Baroness Blatch: My Lords, I have enormous respect for the Chief Whip in other situations, but what he has just said is an outrage. Yesterday the Minister--that it was a slip of the tongue has only now been admitted--nevertheless advised the noble and learned Lord, Lord Ackner, that he could table his amendments "tomorrow". Tomorrow is today.

My noble friend Lord Renton suggested a compromise which, sadly, was not accepted the other day when we had a similar debate. I should like to suggest one now. The House has co-operated to this point to allow the Government to have their Bill before the House rises on Friday. All the normal intervals between the different stages of the Bill have, by agreement, collapsed. It would make eminent sense also to make an adjustment to the rules which pertain to a Bill when the normal intervals are not observed. If that is the case, the Minister--having now accepted that it was a slip of the tongue when giving advice to the noble and learned Lord, Lord Ackner--should accept that there should be a short interval and that manuscript amendments should be accepted, especially as the House knows about those amendments. They were referred to yesterday. The noble Lord, Lord Bassam, agreed to bring information to the House today in response to those amendments. If he does not accede to this request, I hope that the House itself, as indeed it did the other day, will take a view on the matter.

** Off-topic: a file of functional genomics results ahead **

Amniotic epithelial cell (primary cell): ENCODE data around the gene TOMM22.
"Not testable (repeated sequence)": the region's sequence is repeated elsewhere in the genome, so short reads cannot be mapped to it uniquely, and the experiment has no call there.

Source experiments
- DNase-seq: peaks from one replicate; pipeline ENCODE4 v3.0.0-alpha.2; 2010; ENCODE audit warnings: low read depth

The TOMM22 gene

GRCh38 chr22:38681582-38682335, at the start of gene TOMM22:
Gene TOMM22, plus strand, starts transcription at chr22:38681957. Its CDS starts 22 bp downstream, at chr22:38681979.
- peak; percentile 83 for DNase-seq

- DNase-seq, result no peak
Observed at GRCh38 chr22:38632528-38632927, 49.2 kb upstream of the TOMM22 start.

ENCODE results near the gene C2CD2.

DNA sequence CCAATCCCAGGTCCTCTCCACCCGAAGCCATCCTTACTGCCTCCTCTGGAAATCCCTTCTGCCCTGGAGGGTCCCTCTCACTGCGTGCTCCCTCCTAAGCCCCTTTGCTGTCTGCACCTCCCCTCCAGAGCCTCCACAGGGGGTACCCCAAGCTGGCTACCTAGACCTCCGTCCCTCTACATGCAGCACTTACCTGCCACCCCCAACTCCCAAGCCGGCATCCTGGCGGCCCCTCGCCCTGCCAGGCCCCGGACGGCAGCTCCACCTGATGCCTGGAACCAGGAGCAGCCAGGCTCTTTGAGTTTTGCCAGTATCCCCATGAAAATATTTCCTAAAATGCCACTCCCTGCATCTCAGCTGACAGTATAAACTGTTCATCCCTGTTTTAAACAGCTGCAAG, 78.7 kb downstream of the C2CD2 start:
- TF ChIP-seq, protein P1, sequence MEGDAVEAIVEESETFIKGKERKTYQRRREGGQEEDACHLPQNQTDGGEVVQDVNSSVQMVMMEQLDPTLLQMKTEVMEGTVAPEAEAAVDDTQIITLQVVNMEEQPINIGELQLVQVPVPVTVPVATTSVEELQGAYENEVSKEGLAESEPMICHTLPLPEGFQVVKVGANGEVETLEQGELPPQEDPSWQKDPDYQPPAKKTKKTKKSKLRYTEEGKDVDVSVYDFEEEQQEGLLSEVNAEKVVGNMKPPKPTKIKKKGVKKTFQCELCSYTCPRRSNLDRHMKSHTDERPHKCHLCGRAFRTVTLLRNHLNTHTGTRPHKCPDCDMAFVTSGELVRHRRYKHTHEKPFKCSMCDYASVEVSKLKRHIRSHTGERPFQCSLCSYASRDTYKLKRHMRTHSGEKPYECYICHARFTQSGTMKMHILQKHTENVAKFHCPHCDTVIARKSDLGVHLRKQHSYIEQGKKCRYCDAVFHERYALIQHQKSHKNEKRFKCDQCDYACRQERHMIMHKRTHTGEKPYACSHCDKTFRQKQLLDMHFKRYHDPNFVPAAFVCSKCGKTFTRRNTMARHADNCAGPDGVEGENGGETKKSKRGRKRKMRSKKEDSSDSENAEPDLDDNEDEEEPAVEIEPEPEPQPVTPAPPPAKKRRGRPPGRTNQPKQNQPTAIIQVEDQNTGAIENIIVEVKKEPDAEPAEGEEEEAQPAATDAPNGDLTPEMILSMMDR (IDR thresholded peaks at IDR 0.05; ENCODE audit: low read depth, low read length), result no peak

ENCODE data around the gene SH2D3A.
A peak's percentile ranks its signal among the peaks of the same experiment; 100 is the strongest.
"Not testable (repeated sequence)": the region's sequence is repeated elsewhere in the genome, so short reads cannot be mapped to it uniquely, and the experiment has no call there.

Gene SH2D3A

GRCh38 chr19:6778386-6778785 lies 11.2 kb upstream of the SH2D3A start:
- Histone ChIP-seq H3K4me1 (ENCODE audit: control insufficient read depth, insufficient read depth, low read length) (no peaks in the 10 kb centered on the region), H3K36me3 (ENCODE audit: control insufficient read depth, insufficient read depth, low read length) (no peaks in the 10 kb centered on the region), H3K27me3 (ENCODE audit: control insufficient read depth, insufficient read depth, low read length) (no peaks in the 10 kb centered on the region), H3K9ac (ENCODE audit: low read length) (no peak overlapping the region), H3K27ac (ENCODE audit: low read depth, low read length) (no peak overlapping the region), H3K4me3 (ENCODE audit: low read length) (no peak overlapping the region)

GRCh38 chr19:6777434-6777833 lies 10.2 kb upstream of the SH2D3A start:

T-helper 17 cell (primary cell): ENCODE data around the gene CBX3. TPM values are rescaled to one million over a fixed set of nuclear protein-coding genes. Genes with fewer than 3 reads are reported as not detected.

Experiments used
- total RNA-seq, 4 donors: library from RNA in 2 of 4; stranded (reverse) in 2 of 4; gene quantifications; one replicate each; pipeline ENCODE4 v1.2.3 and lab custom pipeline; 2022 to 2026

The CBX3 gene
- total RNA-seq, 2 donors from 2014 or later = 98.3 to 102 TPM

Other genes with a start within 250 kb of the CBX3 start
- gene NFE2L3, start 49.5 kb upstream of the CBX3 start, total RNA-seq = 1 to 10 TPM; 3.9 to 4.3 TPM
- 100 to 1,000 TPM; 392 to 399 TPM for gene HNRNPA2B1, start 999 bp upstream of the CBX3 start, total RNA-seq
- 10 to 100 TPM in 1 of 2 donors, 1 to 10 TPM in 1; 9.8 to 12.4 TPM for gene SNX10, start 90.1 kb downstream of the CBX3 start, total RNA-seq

Lord Richard: My Lords, yesterday we had a debate on the amendment of the noble Lord, Lord Marlesford. Noble Lords expressed their views with varying degrees of certainty and enthusiasm. We came to a certain conclusion. I am bound to say that I found the decision somewhat confusing. But it was afterwards clarified that we would have the Report stage yesterday and we would have the Third Reading today. I say this to the noble Lord, Lord Campbell of Alloway--that was the deal that was come to in the usual channels after the vote on the amendment of the noble Lord, Lord Marlesford, yesterday afternoon. If that is the deal, I can suggest only that the House should stick to it.

I find the two propositions really quite extraordinary. The one just advanced by the noble Baroness, Lady Blatch, was that if a Minister expresses a view on a matter of procedure, that somehow or

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other overrides the provisions in the standing orders and therefore that entitles the House in those circumstances to pretend that the standing order is in a different form from that which it is in. I find that an astonishing proposition.

Lord Lucas: My Lords, in answer to that point, does the noble Lord agree that, if the Government give an undertaking in the House through a Minister, that entitles the Government to postpone a stage of a Bill?

Lord Richard: My Lords, I am talking about the procedures. Everyone knows what the procedures are on Third Reading. Everyone knows that, under standing orders, one cannot put down a manuscript amendment at Third Reading. The fact that a Minister stands at the Dispatch Box and gives an opinion that is contrary to the standing orders cannot bind the Government; nor indeed can it conceivably bind the House.